# Vortex Lattice Method with eliptical panels

I implemented vortex lattice method (or deeper here) into my aircraft simulation program. The problem is that sometimes trailing vortex filaments from Horse Shoe Vortexes of main wing hits panels of rudder/elevator which leads to singularities (infinite coupling between the two panels). This is because rectangular panels generate sharp singular vortex filament at the end of wing. (see https://scicomp.stackexchange.com/posts/30062/edit)

I'm thinking to use eliptical panels as a basis set for VLM to avoid those singularities - then I hope my simulator can work with smaller number of panels (I wan't to make it real-time).

This is normally ploted in texbook: My questions:

• I search for formula / derivation how the down-wash from eliptical wing looks like in the whole 3D space. Usually what is plotted in texbook (constant rectangular downwash) is true just immediately behind the wing.
• Is it fine to express wing of complex shape as linear combination of eliptical wings and it's downwash as linear combination of downwashes from each of them? I mean if potential flow is linear problem, than I see no problem - ut maybe I forgot about some catch.
• Interesting problem. I however don't really get the idea of elliptical panels. Your textbook figure approximates infinitesimally small panels, yielding an elliptical lift distribution. (There is probably a previous figure in which the discrete vortices / panels are still visible.) Have you already taken a look at the (open source) codes of Drela's AVL and Tornado (by Tomas Melin)? Especially the latter takes a somewhat different approach in wake modelling, based on Eppler (1997), that might help/inspire you. – Bram Aug 29 '18 at 7:18
• maybe "panels" is not propper word. I basically want to express down-wash as a linear combination of some nice smooth basis functions (rather than singular horse-shoe vortexes produced by rectangular panels). And one of the possibilities which comes to my mind is eliptical lift distribution, which produce constant rectangular down-wash functions. – Prokop Hapala Aug 29 '18 at 11:14
• The elliptical lift distribution is the result, but if you discretize that - you'll end up with some form of panels. Of course, the more you have, the more continuous the distribution's going to get, but if you want to use it for real-time applications, that's probably too computationally expensive. Again I point you to Tornado, which uses vortex slings instead of horseshoe vortices. These consist of 7 vortex filaments, and might provide some more flexibility. Also, I'm wondering if you can't prevent the singularity in numerically - e.g. adding some noise to prevent the vortices lining up. – Bram Aug 29 '18 at 12:03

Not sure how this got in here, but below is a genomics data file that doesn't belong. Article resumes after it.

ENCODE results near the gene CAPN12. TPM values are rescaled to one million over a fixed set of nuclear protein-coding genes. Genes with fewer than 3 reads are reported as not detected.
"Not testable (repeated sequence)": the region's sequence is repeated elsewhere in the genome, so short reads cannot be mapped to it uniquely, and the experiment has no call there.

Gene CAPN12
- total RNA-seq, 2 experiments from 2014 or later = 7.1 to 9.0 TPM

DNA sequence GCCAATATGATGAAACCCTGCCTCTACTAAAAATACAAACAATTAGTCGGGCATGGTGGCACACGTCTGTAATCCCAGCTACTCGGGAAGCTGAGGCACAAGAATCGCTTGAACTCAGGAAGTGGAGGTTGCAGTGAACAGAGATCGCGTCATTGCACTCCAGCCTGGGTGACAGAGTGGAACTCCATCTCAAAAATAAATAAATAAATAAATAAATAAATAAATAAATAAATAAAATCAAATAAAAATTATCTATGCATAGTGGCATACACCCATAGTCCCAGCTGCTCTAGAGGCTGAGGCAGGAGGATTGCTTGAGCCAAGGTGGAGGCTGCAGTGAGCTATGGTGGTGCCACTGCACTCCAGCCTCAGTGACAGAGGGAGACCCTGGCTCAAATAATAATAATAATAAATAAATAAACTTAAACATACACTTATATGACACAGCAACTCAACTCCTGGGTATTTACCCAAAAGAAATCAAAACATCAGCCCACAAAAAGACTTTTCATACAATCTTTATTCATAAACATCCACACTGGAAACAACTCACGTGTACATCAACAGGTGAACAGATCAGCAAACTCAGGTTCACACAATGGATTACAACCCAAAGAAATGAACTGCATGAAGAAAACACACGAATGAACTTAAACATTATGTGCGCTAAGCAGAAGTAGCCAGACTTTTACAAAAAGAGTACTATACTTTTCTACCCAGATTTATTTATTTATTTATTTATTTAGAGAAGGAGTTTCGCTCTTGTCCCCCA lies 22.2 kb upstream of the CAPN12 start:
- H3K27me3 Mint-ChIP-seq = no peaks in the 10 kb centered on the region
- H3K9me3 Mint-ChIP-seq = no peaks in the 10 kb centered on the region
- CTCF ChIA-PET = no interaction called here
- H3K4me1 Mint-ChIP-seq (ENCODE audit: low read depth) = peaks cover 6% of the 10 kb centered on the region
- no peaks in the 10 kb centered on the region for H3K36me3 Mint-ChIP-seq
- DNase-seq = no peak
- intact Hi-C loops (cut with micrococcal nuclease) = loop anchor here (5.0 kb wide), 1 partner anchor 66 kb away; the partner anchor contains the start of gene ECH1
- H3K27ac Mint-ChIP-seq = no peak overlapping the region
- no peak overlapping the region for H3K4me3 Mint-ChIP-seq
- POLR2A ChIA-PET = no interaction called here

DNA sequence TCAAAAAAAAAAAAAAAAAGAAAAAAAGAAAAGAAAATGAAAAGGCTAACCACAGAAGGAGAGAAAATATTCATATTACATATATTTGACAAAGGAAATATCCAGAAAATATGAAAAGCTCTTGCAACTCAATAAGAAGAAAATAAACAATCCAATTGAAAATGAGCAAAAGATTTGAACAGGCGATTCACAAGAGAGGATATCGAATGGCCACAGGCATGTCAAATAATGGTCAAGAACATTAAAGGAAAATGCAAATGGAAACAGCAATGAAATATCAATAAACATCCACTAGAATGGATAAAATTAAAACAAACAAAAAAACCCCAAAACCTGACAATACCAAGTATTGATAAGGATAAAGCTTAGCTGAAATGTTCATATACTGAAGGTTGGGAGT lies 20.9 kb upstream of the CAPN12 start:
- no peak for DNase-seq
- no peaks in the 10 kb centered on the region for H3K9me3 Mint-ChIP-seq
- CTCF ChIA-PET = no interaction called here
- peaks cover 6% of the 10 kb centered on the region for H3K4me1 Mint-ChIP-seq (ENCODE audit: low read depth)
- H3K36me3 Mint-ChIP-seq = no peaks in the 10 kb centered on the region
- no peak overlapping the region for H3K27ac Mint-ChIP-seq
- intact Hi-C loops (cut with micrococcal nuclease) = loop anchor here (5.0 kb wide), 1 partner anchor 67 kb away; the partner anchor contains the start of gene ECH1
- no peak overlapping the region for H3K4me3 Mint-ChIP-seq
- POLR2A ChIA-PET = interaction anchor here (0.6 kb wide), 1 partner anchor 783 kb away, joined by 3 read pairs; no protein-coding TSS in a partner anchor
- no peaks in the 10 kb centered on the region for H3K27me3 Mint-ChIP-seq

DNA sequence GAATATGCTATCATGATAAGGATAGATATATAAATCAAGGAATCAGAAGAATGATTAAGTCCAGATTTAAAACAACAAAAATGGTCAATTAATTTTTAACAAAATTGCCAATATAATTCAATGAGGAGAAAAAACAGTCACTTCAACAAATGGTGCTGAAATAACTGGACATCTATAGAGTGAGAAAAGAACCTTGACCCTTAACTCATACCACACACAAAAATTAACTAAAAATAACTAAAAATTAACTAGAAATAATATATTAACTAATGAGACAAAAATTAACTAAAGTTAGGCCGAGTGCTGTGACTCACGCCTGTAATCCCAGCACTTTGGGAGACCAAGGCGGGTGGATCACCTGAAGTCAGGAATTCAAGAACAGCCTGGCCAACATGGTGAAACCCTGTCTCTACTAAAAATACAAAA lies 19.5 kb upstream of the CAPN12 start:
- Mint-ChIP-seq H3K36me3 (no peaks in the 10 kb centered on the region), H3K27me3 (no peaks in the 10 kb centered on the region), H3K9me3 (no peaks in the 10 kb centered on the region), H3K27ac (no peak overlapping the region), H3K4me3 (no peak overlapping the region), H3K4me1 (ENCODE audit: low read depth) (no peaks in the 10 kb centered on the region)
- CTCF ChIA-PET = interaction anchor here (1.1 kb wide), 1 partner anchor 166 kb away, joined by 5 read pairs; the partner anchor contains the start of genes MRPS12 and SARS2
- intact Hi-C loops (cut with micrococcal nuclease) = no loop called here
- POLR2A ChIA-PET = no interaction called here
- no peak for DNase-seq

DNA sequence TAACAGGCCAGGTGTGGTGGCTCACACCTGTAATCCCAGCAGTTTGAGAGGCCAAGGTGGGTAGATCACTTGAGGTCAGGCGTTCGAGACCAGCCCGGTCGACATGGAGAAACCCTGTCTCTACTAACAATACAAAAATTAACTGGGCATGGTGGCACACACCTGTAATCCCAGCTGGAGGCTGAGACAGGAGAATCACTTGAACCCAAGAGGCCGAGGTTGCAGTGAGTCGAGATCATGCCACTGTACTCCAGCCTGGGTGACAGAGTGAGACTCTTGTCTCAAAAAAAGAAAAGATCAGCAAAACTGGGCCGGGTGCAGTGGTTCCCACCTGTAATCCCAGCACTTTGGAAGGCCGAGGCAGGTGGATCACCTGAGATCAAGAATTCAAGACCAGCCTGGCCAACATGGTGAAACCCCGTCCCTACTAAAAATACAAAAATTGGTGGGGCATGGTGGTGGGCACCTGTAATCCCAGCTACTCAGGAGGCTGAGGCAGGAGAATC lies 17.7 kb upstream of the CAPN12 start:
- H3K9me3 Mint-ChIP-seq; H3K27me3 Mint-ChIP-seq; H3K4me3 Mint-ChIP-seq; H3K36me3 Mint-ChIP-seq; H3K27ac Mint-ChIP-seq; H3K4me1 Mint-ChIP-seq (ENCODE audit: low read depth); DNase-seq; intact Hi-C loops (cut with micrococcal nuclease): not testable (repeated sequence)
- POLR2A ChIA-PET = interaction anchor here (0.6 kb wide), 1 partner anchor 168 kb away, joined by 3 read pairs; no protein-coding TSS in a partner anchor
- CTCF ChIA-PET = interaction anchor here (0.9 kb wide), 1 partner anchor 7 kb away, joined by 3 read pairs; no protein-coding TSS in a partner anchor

• I prevent the singularity now by using 1/(r^2+w^2) instead of 1/(r^2) in expression of vortex strenght. But then the vorticity is not stricly conserved, so I don't want to use too large w. Than the velocity field is not very smooth and I need rather fine panels to sample it properly. – Prokop Hapala Aug 30 '18 at 6:39
• ad The elliptical lift distribution is the result, but if you discretize that - you'll end up with some form of panels ... No, I don't want to discretize eliptical distribution using some other basis-functions (e.g. by panesl and correspedning horse shoe vortexes). I want single analytical basis-function describing analytically velocity field generated by the whole eliptical lift distribution. Than I want to express other lift-distrubutions by linear combination by such basis - with 1 expansion coef. assigned to each eliptical basis function. – Prokop Hapala Aug 30 '18 at 6:46

Typically in numerical simulations, instead of an ideal(inviscid) vortex, a viscous vortex with a finite core is used to avoid the singularity at the centre. In these viscous vortices, the swirl velocity inside the core is assumed to be linearly increasing from zero at the centre. While outside the core, the induced velocity remains the same as that of the ideal vortex.

There are multiple models that model these finite core vortices; some of which are:

1. Rankine $$V_{\theta}=\begin{cases}\overline{r} & \text{if }\overline{r} \leq 1 \\ 1 / \overline{r} & \text{if }\overline{r}>1\,.\end{cases}$$

2. Lamb–Oseen $$V_\theta=\frac{1}{\overline{r}}\left(1-\mathrm{e}^{-1.2526 \overline{r}^{2}}\right).$$

3. Bumham–Hallock $$V_{\theta}=\frac{\overline{r}}{\overline{r}^{2}+1}\,.$$

4. Proctor

$$V_{\theta}=\begin{cases} \frac{1.4}{\overline{r}}\left(1-\mathrm{e}^{-\beta(1 / \overline{B})^{0.75}}\right) \times\left(1-\mathrm{e}^{-1.2526 \overline{r}^{2}}\right) & \text{if }\overline{r} \leq 1 \\ \frac{1}{\overline{r}}\left(1-\mathrm{e}^{-\beta(\overline{r} / \overline{B})^{0.75}}\right) & \text{if }\overline{r}>1\,. \end{cases}$$

1. Proctor–Winkelman

$$V_{\theta}=\frac{1}{\overline{r}}\left\{1-\exp \left[-\beta_{i}(\overline{r} / \overline{B})^{2} /\left\{1+\left[\left(\beta_{i / \beta_{o}}\right)\left(\overline{r} /_{\overline{B}}\right)^{1.2}\right]^{p}\right\}^{1 / p}\right]\right\}\,.$$

1. Vatistas $$V_{\theta}=\frac{\overline{r}}{\left(\overline{r}^{2 n}+1\right)^{1 / n}}\,.$$

In these equations, $$\overline{r}=r/r_\mathrm{core}$$.